Lindsay McIntyre is a filmmaker and multi-disciplinary artist of Inuit and settler Scottish descent. She has an MFA in Film Production from Condordia University and a BFA in Painting and Drawing from the University of Alberta. Her multiple award-wining short documentaries, experimental films and expanded cinema performances are often process-based and for some she has also made her own 16mm film with handmade silver gelatinous emulsion. Working in 16mm film using experimental and handmade techniques, her short films circle themes of portraiture, place, form and personal histories. She was named the Victor Martyn Lynch-Stauton recipient for Excellence in Media Arts by the Canada Council (2013), was honoured with the REVEAL Indigenous Art Award (Hnatyshyn Foundation, 2017) and her personal documentary Her Silent Life won Best Experimental Film at imaginNATIVE (2012). She has been a member of the Double Negative Collective, EMO Collective, artist-run film labs, and an international consortium of emulsioneers. Having made 40 short films over the past 20 years, she is transitioning to the field of narrative to make powerful and authentic features and series as a director, beginning with her fisrt feature The Words We Can’t Speak. She is honoured to have participated in the 2020-2021 online edition of Women In the Director’s Chair Story & Leadership program as well as Women In View’s Five In Focus Indigenous edition 2021. Recent projects include an animated documentary for Quamajuq, the Winnipeg Art Gallery’s new Inuit Art Centre, Ajjiglingiluktaaqtugut: We Are All Different (2021) which earned a special mention as one to 2021 VIFF’s Best Short, a Telus Optik Local documentary Final Roll-Out: The Story of Film (2018) and a monumental projection-mapping installation on the Vancover Art Gallery, If These Wallls (2019). She is an Associate Professor of Film + Screen Arts at Emily Carr University of Art and Design on unceded Coast Salish territories and she teaches film anywhere else that people will listen. She is the mother of Alice Miron.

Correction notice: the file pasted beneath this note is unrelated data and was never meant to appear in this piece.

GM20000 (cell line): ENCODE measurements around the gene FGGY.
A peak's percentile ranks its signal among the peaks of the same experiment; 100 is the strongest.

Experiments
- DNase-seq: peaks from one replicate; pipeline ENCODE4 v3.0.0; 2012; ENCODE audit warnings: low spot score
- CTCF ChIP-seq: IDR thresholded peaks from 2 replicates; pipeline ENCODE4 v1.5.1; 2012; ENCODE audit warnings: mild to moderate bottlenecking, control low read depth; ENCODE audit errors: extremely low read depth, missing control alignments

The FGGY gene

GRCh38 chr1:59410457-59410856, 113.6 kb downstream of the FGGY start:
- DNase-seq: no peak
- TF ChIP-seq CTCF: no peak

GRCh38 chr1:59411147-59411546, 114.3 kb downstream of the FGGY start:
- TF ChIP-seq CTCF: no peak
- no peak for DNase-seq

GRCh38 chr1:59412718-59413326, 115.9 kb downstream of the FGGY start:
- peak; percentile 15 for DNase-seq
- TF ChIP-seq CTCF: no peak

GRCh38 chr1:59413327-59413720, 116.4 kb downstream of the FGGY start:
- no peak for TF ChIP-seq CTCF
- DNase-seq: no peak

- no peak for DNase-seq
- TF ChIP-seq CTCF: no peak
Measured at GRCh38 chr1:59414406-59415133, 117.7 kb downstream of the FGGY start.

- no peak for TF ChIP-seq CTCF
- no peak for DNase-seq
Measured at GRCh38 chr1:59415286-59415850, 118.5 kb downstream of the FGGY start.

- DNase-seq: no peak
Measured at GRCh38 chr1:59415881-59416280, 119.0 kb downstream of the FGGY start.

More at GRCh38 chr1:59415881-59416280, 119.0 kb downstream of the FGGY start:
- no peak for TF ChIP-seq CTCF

The Words We Can’t Speak – is a drama inspired by lived experiences that shares the story of one Inuk woman’s silent determination to keep those she loves safe and to preserve that which she holds most dear. The film is written and will be directed and produced by Lindsay McIntyre along with producer by Katrina Beatty (I Think, I Do; Before I Changed My Mind) and executive producer, Carol Whiteman (Rustic Oracle; Red Snow).